SINGAPORE: A 44-year-old teacher has been found guilty of counterfeiting two S$100 notes and using the forged bills to pay a Vietnamese woman for sex.
Daniel Wong Mun Meng, a teacher at Bukit Batok Secondary School, was convicted on Thursday (Oct 5) of two charges after a nine-day trial, during which he admitted to counterfeiting the notes but denied intentionally using them to pay for sex.
On Aug 3, 2015, Wong drove himself to Orchard Towers at about 12.30am, after working late into the night preparing for the next day's classes. Wong met a Vietnamese woman there and offered to pay her S$200 for "services".
The woman followed Wong back to his car, where he took two counterfeit S$100 notes out of his wallet and put the forged bills straight into the woman’s handbag.
Wong then drove her to Fragrance Hotel at Balestier Road, where he admitted she “provided a full body massage … (and) we had sex”.
After dropping off the woman near Kim Yam Road, Wong returned home to Clementi Woods condominium. It was then that he realised he had “mistakenly” paid the woman with counterfeit notes, he claimed.
"INCREDULOUS" DEFENCE: PROSECUTOR
Deputy public prosecutor Asoka Markandu criticised Wong’s “incredulous” defence.
Just hours before the offence, Wong had celebrated his son’s first Holy Communion and wife’s birthday by taking the family out to dinner. He had been “careful” then not to use the counterfeit notes to pay for dinner, the prosecutor pointed out.
After he was picked up by the police at his school on Aug 20, Wong told officers he had produced the fake bills “out of curiosity", “for fun” and to “test whether the other party will know that the notes (were fake)”, Mr Asoka noted.
Wong had produced the counterfeit notes at home on Jul 24 using a photocopier and aluminium foil. He testified it was “pretty simple” to do so.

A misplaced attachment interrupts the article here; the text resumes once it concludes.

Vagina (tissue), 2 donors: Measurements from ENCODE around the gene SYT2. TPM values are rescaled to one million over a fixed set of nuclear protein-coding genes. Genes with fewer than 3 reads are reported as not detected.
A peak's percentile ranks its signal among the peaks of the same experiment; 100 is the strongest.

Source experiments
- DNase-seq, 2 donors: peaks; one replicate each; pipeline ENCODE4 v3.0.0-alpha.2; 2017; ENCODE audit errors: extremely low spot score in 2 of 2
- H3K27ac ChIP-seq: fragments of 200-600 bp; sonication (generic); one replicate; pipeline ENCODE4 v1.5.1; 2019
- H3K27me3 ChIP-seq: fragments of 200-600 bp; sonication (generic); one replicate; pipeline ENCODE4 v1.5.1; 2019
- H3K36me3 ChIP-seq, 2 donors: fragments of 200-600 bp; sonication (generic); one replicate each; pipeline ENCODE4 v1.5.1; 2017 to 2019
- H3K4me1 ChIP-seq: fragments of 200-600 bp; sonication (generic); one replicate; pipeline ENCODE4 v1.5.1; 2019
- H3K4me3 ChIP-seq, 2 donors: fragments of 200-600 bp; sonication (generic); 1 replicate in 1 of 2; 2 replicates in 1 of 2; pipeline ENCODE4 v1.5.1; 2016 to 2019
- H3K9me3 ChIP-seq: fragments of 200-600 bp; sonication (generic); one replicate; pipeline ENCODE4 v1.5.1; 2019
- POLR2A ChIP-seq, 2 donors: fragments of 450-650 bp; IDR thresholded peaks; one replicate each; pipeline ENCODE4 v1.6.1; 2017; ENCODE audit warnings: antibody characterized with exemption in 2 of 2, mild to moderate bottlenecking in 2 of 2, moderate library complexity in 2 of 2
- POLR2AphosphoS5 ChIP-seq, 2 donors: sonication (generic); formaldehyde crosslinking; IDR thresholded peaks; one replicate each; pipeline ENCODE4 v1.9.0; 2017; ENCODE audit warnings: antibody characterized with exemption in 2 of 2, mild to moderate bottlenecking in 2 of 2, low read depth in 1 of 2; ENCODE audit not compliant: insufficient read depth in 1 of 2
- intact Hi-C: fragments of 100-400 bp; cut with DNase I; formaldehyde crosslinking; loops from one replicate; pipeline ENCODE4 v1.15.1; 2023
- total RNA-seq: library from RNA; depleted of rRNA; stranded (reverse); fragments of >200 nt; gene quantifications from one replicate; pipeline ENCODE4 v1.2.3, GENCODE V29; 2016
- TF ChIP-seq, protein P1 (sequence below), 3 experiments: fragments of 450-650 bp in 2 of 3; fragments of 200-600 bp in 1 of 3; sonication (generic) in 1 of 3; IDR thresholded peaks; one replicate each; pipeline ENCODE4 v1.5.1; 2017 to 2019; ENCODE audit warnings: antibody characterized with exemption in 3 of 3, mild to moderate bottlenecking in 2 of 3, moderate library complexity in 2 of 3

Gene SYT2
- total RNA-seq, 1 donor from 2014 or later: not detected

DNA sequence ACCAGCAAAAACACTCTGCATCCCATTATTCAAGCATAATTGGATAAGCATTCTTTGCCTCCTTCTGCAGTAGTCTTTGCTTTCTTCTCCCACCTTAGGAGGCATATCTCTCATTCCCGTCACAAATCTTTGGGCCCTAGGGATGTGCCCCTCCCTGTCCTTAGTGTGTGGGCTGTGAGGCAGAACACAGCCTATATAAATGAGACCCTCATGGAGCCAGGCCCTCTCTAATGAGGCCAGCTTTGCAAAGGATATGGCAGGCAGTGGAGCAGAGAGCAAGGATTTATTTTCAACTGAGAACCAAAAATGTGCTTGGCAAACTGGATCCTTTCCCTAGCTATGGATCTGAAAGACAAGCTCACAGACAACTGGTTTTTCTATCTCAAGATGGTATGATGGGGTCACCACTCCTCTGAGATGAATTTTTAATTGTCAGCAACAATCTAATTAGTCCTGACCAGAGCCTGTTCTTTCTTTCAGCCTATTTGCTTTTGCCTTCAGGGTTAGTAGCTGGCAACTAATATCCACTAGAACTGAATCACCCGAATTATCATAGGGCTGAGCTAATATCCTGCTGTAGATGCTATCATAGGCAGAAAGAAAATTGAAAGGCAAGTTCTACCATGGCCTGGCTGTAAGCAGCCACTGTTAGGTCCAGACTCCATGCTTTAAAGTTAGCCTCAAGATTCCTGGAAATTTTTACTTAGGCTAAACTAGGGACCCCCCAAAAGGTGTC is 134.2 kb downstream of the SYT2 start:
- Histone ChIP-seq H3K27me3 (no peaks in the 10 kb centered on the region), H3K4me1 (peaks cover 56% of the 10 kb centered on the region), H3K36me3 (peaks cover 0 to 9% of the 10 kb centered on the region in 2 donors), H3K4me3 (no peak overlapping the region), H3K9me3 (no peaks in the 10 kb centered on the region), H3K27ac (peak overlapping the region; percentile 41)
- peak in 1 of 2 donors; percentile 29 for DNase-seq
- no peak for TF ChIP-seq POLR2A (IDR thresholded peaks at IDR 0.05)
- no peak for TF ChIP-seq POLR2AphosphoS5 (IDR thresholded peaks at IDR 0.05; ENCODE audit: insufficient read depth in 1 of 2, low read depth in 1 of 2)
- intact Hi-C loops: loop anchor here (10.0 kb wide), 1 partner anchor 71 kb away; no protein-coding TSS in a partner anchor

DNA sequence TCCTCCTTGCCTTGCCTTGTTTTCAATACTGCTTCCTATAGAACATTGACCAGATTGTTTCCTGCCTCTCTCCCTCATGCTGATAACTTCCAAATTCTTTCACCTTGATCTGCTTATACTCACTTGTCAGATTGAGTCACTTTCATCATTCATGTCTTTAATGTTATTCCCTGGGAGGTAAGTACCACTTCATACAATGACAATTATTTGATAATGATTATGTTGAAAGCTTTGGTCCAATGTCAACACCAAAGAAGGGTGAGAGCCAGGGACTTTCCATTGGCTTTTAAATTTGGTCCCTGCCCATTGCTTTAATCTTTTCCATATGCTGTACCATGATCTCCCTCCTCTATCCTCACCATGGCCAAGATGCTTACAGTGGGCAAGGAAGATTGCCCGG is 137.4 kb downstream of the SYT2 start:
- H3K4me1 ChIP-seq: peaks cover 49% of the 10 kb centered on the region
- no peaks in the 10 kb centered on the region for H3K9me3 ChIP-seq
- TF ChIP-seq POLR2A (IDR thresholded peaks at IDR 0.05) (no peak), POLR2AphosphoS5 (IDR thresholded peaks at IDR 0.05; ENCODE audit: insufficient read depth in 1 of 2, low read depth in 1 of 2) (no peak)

However, the homemade notes “are far from a pronounced failure, and a recipient may make an easy mistake”, District Judge Terence Tay said. “I have seen the (counterfeit notes) and they are indeed rather similar to genuine (notes),” he added.
The offences came to light when the woman tried to use the fake notes at a supermarket.
At trial, Wong claimed the notes were “an experiment” he wanted to use “as a teaching tool to excite and engage the students” while teaching them about currency exchange, among other teaching-related reasons he gave.
However, the teacher in charge of the school’s mathematics curriculum testified currency exchange was not in the syllabus for Secondary 3 students.
“The accused is portrayed as a dedicated teacher who, motivated by his burning desire to educate his students and to ‘excite and engage’ them, used a home printer to make two copies of a (S$100 note) to show to them.
“Sadly, the lesson plan was derailed and the students never had the opportunity to see the S$100 notes,” Judge Tay said.
Wong has been suspended from duty since December 2015, said the Ministry of Education (MOE) in response to Channel NewsAsia's queries.
“MOE takes a serious view of educator misconduct and will not hesitate to take disciplinary action against those who fail to adhere to our standards of conduct and discipline," said a spokesperson.
Wong will be sentenced at a later date.
For counterfeiting currency notes and trying to pass them off as genuine, Wong could be jailed for up to 20 years and fined.
Read more at http://www.channelnewsasia.com/news/singapore/teacher-convicted-of-using-counterfeit-banknotes-to-pay-for-sex-9282670